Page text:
• >
  • Savings>
  • Why savings can fall even when the base rate rises

Why savings can fall even when the base rate rises

Despite a tenth straight rise in UK interest rates from the Bank of England, some savings rates are actually lower than in December.

Share this guide
Young married couple upset about property purchase price and real estate agent near house for sale, paperwork, deal, advice, adviser
The Bank of England raising interest rates don't mean you'll get more interest on your savings

The Bank of England has just increased the base rate to 4%, it’s the tenth rise in a row - representing an incredible 40-fold rise in the cost of borrowing in a little over a year.

It’s also the highest rates have been since the global financial crisis in 2008/2009 - when the Bank’s interest rate setting Monetary Policy Committee slashed rates from 4.5% to 0.5% in six months. 

But while this has been terrible news for people on variable rate mortgages, the news for savers has been less encouraging.

See the top-paying instant access, notice and fixed rate savings accounts on the market today

How savings rates have changed

In November 2021, with the Bank of England base rate at 0.1%, the average return on an instant-access savings account was 1.34%.

A year later, after the MPC had raised rates to 3%, the average return on instant access savings was 1.39%. It’s since risen to 2.05%, better, but still only half the current base rate.

The picture was worse on notice accounts. Between November 2021 and today, the average return on notice accounts has risen from 2.66% to 2.94% while the Base rate rose from 0.1% to 4%.

But on fixed-rate savings bonds things have actively become worse in recent months. 

Between December last year and January this year rates on fixed one-year, two-year, three-year and five-year fixed rate bonds actually fell.

Average savings rate vs base rate over time

An illustration of how savings rates have changed in relation to the Bank of England base rate over the two past years. The average rates have been calculated by taking the rates from the whole of market at the time of the base rate change. Source: Defaqto and Bank of England data.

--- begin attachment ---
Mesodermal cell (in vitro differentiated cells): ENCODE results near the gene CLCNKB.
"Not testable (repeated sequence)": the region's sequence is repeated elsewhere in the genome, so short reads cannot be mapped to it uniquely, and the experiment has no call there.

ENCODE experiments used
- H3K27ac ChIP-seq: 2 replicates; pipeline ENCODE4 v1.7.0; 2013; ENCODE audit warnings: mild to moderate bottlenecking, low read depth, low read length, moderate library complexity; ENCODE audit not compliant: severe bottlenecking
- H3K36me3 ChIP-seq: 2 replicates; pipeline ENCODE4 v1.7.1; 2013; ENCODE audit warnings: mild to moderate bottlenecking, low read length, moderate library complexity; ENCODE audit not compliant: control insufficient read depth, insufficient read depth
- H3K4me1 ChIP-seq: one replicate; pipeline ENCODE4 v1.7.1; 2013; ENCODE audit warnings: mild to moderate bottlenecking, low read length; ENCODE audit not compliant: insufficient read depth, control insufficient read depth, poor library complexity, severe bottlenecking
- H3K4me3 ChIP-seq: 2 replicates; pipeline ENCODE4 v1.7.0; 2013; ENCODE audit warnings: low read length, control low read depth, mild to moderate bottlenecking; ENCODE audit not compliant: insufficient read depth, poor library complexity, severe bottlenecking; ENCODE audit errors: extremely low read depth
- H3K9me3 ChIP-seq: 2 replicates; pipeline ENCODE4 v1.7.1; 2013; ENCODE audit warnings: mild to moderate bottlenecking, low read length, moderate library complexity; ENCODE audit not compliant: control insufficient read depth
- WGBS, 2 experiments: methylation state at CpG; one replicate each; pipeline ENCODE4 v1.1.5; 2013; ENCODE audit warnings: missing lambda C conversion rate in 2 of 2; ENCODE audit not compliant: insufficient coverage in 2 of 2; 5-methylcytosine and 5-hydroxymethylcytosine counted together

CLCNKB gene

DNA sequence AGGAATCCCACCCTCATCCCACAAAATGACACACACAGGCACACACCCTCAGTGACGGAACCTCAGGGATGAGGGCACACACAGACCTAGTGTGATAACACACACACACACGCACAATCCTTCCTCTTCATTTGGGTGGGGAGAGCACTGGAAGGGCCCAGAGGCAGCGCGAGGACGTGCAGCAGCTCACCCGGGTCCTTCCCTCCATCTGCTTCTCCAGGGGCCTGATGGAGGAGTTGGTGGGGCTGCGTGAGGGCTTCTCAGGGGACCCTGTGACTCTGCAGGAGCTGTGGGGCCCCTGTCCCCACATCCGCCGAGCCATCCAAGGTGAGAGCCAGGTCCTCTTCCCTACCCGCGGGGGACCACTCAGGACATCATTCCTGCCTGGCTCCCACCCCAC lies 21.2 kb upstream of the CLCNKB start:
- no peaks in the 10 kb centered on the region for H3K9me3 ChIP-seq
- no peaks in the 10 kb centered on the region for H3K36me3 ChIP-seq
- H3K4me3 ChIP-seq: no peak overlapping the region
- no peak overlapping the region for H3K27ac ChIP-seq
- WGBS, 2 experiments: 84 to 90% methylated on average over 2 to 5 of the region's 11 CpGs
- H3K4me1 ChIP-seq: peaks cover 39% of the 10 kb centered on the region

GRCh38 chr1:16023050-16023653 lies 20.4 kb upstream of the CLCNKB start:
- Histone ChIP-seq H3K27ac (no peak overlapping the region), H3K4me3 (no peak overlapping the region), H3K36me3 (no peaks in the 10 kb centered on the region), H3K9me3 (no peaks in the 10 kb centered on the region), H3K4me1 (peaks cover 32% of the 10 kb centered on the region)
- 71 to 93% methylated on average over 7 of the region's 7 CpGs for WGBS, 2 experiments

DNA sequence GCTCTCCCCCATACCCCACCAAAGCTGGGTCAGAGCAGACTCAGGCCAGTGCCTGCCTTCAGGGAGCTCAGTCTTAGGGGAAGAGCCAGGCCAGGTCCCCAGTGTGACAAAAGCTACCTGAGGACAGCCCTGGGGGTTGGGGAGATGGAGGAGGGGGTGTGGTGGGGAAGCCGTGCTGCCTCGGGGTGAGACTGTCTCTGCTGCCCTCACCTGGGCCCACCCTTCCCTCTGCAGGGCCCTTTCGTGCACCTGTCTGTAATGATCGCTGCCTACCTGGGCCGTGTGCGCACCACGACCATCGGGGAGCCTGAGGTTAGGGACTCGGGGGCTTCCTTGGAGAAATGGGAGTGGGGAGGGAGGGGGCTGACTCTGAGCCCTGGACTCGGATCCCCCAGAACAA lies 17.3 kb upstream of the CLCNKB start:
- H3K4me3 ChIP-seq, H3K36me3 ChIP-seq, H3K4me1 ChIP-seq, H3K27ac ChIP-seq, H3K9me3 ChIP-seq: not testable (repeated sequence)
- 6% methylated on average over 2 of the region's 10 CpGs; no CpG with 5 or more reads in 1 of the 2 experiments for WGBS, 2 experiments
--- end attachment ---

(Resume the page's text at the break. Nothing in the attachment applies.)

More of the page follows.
How The Bank of England sets rates

The Bank of England sets the UK base rate in an effort to keep price rises elsewhere in the economy under control.

To bring price rises under control, the MPC raises interest rates. The idea behind this is that if savings are more rewarding and borrowing more expensive, people won’t spend as much money.

And if people aren’t spending as much money, that puts pressure on businesses to keep prices down.

The Bank’s target is a 2% rise in consumer prices, compared with the same month last year. Given inflation is currently 10.5%, it’s fair to say whatever it’s done hasn’t been enough.

But the Base Rate set by the MPC only directly applies to what high-street banks pay, not to what they charge the public.

High street banks change interest rates for very different reasons.

How high street banks set interest rates

Banks have to balance the amount of money they have in customer deposits with the amount of money they lend out to people.

It’s actually a legal requirement - to prevent banks lending everything they have on deposit out, leaving nothing left for customers who’d like to withdraw the money they have saved there.

But there’s a consequence to this.

If a bank needs to increase the amount of money they have on deposit, they don’t need to match the Bank of England - they only need to offer more than their rivals to see savers switch to them.

And if a bank doesn’t need any extra cash on deposit, it has no clear financial incentive to raise its savings rates at all.

So, rather than waiting for the Bank of England to raise rates, if you want a better return on your savings what you really need is a price war.

Maximise the value of your savings by hunting down the best rates available

About James Andrews

View James Andrews's full biography here or visit the money.co.uk press centre for our latest news.